How To Create a Business Budget with 7 Steps

Once your business is up and running, it’s essential to manage your financial performance. Establishing a business budget is the most effective way to keep your business and your money on track.

Having a business budget lets you know how much money you have, how much you’ve spent, and how much you’ll need in the future. It also can drive important business decisions.

In this article, we’ll discuss what a business budget is, why it’s important to every business, and how to create a good budget for your company. 

What is a business budget?

A business budget is a detailed spending plan that outlines how you’ll spend your money monthly or annually based on your business income and expenses.

Every penny counts! So, if you want to make the most out of your business funds, a business budget is the perfect tool, as it allows you to compare your plan with reality to see how you did. 

A business budget will help you:

  • Determine your available capital
  • Forecast your spending
  • Predict revenue

Why is a business budget important?

Why is a business budget a must-have tool for every business? Simply put, a budget assists you in determining how much money you have, how much you need to spend, and how much you need to bring in to fulfill your business objectives.

More specifically, a business budget can help your business benefit by:

  • Identifying money that is available for reinvestment
  • Predicting slow months and keeping you out of debt
  • Estimating what it will take to become profitable
  • Providing a window into the future
  • Helping you keep control of the business

How should you create a business budget?

Now that we all acknowledge the importance of a business budget, it’s time to learn how to create a good one.

A budgeting process begins with a review of your previous revenue and spending as you get started. The longer you’ve been in business, the easier this process will be because you’ll have more data to work with when creating your forward-looking budget. However, suppose your company is fresh new; chances are you may need to conduct more in-depth research on average expenditures in your sector or area to develop workable estimates for your projected finances.

Every good budget should include seven components:

1. Estimated revenue

The first step in creating a business budget is to go backward and identify all of your revenue sources. To find out how much money comes into your company on a monthly basis, add all of those income streams together. When calculating your income, make sure you look at revenue rather than profit. 

Once you’ve identified all of your income streams, calculate your monthly income. It’s critical to do this over a period of months — preferably at least the previous 12 months if you have enough data.

2. Fixed costs

The second step is to identify all of your fixed costs. Fixed costs are expenses that remain constant throughout a particular period. They’re the expenses you have to pay whether or not your company operates. For example, due to the outbreak of Covid-19, many companies are being forced to shut down their operations temporarily. Though there are no operating activities, businesses still have to pay for fixed costs such as rent and interest charges.

Fixed costs within your business might include:

  • Rent
  • Supplies
  • Debt repayment
  • Payroll
  • Depreciation of assets
  • Taxes
  • Insurance

Every business is unique, so your fixed costs will differ from those listed above. Take a few minutes to make a list of any other fixed costs that your company may have.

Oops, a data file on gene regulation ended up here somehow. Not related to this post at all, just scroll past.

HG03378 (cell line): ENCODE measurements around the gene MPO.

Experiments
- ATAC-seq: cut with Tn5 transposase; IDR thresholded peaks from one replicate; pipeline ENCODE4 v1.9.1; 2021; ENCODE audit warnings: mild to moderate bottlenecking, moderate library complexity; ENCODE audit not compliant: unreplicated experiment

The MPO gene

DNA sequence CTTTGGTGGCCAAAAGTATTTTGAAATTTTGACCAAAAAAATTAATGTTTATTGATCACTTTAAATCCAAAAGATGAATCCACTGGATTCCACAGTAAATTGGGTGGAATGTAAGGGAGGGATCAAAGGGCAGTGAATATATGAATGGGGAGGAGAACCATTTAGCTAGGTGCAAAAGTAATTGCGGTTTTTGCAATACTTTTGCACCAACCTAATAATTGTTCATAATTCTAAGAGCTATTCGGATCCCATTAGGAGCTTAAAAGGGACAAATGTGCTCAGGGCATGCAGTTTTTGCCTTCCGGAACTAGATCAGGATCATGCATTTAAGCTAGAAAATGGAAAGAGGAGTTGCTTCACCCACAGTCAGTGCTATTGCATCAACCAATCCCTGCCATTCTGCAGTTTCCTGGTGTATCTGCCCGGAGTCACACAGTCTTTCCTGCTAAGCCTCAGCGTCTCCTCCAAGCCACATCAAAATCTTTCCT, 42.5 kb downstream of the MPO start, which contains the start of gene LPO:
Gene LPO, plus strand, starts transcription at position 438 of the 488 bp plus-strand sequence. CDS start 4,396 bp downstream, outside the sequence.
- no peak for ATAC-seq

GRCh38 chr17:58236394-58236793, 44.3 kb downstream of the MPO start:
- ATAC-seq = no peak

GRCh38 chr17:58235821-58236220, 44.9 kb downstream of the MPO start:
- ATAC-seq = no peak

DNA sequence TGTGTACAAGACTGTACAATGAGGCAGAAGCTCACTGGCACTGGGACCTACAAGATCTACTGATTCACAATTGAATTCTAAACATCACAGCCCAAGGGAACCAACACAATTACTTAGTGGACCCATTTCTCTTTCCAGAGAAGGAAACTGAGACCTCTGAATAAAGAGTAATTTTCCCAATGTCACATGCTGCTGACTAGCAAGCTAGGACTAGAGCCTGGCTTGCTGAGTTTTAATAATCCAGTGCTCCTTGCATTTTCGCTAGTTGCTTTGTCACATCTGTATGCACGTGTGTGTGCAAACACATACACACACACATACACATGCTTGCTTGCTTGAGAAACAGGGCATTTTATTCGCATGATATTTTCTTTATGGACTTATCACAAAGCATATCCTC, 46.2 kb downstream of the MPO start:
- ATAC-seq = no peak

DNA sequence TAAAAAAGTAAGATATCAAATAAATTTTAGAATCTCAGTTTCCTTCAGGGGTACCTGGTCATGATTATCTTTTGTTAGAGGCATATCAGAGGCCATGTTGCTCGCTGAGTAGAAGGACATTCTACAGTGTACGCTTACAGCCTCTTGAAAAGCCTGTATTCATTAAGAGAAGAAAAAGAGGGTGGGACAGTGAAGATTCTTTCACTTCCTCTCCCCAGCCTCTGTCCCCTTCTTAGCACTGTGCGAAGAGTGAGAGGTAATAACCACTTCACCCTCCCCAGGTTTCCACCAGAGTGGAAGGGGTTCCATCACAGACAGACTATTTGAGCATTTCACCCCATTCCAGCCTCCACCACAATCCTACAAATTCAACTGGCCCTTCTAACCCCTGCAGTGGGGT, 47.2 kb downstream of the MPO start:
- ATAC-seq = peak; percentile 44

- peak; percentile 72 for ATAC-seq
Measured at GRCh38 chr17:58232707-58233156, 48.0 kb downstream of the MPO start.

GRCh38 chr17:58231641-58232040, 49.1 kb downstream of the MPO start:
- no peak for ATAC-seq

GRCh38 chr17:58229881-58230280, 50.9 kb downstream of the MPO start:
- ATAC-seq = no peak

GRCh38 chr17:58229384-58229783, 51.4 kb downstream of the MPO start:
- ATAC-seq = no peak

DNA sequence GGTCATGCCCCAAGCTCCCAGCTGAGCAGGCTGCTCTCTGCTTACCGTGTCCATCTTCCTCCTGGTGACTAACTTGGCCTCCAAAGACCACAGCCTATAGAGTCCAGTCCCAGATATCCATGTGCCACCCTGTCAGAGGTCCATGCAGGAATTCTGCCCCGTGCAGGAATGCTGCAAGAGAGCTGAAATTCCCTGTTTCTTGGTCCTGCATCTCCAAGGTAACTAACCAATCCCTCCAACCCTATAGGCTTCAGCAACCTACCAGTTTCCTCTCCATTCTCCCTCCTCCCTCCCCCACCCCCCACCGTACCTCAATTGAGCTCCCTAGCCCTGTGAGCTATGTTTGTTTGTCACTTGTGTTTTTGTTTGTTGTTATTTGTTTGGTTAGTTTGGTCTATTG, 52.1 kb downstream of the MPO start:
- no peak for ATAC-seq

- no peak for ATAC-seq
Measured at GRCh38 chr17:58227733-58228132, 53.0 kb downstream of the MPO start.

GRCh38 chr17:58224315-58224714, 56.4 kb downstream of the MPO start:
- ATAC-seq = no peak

3. Variable costs

While looking for the information you need to identify your fixed costs, you’ll notice that your company has some variable expenses as well. Variable costs fluctuate based on how often you use a service. Many of these, such as utilities, are required for your business to operate.

Some examples of variable expenses are:

  • Raw materials
  • Inventory
  • Direct labor costs
  • Equipment replacement 
  • Office supplies
  • Utilities

4. Periodic costs

As its name suggests, this type of cost doesn’t occur monthly or annually like fixed or variable expenses. However, there are some occasions that you’ll need these expenses, so you have to be aware of this and make a budget for them. Periodic costs include education expenses, networking expenses, travel expenses, etc

5. Cash flow

Cash flow is a metric that tells you the amount of cash that comes in or goes out of your business within a specific period. This metric also represents the amount of money produced or lost by a business during a given period.

Because cash flow is the oxygen of every business, make sure you keep track of it frequently. If you have a positive net cash flow, you’re likely on the right track. On the other hand, a negative net cash flow means you may need to reevaluate your strategies. 

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6. Profit

Profit is a business’s total revenue minus total costs, expenses, and taxes. If profits are increasing, your business is expanding. Based on your predicted income, costs, and cost of goods sold, you can estimate how much profit you’ll make.

If your profit margins (the gap between income and costs) aren’t where you’d like them to be, you should reconsider your cost of goods sold and consider boosting prices. Alternatively, if you believe you can’t squeeze any more profit margin from your company, consider increasing the Advertising and Promotions item in your budget to grow overall sales.

7. A budget calculator

When it comes to business budget planning, a budget calculator can help you know exactly where you are by compiling all of your budget’s figures into a single, easy-to-understand summary. 

Create a summary page in your spreadsheet with a row for each of the budget categories listed above. This is the foundation of your budget. Then write the total amount you’ve budgeted next to each category. Finally, add a new column on the right and record the actual amounts spent in each category at the end of the period. This gives you a quick snapshot of your budget without having to dig through layers of cluttered spreadsheets.